The Effect of Class Size on Teacher Attrition: Evidence from Class Size Reduction Policies in New York State
AbstractStarting in 1999, New York State implemented class size reduction policies targeted at early elementary grades, but due to funding limitations, most schools reduced class size in some grades and not others. I use class size variation within a school induced by the policies to construct instrumental variable estimates of the effect of class size on teacher attrition. Teachers with smaller classes were not significantly less likely to leave schools in the full sample of districts but were less likely to leave a school in districts that targeted the same grade across schools. District-wide class size reduction policies were more likely to persist in the same grade in the next year, suggesting that teacher expectations of continued smaller classes played a role in their decision whether or not to leave a school. A decrease in class size from 23 to 20 students (a decrease of one standard deviation) under a district-wide policy decreases the probability that a teacher leaves a school by 4.2 percentage points.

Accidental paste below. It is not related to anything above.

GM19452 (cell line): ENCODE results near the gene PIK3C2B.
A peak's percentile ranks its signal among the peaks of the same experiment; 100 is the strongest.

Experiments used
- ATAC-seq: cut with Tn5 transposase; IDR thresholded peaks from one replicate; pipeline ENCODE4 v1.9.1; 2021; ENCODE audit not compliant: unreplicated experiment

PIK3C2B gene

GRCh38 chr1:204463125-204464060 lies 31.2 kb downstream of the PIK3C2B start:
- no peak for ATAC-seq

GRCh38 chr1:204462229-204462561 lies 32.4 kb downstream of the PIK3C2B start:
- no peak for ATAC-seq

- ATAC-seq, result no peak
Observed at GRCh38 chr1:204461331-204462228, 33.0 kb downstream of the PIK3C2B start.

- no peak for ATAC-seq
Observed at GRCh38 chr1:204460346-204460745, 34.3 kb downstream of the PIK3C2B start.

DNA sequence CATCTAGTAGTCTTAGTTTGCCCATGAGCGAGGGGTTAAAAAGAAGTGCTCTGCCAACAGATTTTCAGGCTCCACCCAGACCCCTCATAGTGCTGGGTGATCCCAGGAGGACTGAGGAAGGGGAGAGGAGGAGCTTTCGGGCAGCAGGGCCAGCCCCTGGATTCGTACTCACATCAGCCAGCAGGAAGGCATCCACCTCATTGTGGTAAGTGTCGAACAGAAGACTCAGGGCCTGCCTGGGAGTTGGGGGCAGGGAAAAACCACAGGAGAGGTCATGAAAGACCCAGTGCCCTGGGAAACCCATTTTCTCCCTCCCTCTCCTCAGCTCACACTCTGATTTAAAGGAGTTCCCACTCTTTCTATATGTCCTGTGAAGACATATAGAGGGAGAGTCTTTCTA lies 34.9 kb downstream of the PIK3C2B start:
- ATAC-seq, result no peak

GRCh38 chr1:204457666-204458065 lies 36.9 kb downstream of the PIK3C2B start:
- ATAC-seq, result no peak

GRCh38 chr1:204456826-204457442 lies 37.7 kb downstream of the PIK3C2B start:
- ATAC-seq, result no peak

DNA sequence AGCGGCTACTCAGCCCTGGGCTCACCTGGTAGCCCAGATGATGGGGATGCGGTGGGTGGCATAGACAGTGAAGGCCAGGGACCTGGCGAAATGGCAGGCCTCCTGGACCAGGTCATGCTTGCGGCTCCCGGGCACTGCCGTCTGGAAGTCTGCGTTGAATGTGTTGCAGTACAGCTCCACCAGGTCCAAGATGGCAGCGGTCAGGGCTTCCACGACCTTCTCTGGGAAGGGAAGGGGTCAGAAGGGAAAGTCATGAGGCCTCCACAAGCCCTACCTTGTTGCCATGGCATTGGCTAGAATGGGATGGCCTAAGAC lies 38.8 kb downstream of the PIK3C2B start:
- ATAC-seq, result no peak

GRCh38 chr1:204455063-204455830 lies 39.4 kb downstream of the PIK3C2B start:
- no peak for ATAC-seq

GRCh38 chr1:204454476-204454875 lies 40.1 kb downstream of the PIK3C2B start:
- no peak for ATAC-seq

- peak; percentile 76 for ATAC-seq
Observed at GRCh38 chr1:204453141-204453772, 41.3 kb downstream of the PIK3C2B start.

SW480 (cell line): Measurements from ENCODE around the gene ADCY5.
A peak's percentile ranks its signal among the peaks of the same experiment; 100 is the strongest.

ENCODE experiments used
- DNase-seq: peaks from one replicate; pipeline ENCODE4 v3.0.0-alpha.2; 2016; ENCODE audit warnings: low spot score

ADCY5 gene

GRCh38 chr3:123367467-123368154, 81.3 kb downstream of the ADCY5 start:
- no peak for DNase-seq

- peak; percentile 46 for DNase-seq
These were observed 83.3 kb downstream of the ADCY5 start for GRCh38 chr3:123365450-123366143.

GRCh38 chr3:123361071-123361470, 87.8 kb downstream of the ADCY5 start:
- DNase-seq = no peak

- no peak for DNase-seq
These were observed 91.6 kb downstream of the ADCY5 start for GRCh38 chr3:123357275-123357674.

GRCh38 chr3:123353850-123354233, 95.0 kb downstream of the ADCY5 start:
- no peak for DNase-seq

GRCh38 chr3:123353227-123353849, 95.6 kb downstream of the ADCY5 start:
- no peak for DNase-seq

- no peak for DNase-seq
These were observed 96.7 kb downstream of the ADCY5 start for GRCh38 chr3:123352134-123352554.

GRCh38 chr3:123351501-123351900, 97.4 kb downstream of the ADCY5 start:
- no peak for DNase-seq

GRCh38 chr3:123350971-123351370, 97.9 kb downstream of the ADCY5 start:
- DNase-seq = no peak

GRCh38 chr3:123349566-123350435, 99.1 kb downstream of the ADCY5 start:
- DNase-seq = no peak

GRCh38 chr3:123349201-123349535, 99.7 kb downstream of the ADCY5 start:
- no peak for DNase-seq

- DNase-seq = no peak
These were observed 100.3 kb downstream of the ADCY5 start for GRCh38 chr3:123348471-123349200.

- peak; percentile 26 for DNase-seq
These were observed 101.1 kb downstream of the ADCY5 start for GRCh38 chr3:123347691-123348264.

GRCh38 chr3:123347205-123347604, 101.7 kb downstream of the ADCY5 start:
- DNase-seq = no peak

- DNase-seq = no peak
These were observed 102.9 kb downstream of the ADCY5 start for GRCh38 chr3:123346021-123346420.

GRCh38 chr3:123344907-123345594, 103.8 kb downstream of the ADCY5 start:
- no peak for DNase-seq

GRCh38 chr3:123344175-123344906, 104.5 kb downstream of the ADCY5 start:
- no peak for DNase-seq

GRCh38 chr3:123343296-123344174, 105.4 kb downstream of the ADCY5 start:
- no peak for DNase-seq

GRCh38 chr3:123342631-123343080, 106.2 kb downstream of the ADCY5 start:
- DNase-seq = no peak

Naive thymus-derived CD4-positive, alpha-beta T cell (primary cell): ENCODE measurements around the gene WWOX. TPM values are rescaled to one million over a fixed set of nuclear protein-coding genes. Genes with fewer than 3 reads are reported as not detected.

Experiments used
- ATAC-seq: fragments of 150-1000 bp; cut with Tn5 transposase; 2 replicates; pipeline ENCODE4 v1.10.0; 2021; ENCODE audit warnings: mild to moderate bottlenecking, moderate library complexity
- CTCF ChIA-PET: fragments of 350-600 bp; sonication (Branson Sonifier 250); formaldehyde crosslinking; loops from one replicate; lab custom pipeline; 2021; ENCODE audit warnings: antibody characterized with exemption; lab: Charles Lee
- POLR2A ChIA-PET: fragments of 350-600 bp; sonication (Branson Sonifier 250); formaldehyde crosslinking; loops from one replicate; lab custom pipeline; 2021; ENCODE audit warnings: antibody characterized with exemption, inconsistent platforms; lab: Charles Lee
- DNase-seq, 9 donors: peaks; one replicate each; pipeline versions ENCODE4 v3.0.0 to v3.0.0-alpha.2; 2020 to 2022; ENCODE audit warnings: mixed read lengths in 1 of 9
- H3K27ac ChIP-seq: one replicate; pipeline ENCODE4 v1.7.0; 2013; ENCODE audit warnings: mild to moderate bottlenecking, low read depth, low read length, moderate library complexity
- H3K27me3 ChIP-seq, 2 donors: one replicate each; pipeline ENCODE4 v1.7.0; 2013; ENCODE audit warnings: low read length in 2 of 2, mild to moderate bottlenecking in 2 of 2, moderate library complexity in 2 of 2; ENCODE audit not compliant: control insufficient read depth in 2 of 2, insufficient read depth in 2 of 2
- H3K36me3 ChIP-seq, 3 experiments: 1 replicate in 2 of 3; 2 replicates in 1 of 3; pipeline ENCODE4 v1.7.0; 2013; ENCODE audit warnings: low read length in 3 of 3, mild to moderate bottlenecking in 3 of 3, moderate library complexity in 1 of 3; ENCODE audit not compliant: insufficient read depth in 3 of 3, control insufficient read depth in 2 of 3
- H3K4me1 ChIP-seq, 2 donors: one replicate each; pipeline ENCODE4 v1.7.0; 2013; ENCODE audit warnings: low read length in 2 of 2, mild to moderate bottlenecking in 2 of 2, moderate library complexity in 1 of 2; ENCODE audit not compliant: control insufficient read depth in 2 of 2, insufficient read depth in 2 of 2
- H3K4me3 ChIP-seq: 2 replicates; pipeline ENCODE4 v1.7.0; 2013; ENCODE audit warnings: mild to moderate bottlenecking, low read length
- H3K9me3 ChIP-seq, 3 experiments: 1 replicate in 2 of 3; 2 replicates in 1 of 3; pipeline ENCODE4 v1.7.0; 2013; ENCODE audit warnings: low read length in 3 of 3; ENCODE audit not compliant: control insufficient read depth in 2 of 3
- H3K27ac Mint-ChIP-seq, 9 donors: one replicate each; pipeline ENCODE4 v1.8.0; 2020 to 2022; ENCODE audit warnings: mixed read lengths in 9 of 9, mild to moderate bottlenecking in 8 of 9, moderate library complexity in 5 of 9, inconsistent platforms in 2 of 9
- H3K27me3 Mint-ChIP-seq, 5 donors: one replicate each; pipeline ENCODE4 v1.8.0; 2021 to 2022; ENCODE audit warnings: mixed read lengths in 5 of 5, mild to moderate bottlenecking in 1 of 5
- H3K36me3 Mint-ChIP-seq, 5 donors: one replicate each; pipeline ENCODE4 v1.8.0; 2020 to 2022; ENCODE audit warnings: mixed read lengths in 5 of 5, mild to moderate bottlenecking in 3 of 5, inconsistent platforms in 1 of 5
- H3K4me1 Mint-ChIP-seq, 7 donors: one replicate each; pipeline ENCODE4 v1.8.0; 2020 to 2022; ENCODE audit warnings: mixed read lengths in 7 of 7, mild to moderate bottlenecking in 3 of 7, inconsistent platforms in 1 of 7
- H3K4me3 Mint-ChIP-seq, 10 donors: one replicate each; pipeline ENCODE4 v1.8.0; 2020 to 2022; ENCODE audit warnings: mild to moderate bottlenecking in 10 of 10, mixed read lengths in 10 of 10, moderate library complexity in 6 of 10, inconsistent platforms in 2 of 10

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Bibliographic InfoPaper provided by Center for Economic Studies, U.S. Census Bureau in its series Working Papers with number 10-05.
Length: 34 pages
Date of creation: Feb 2010
Date of revision:
class size; teachers; teacher attrition;
Find related papers by JEL classification:
- I29 - Health, Education, and Welfare - - Education - - - Other
- J45 - Labor and Demographic Economics - - Particular Labor Markets - - - Public Sector Labor Markets
- J62 - Labor and Demographic Economics - - Mobility, Unemployment, Vacancies, and Immigrant Workers - - - Job, Occupational and Intergenerational Mobility; Promotion
This paper has been announced in the following NEP Reports:
- NEP-ALL-2010-03-28 (All new papers)
- NEP-EDU-2010-03-28 (Education)
- NEP-LAB-2010-03-28 (Labour Economics)
- NEP-URE-2010-03-28 (Urban & Real Estate Economics)
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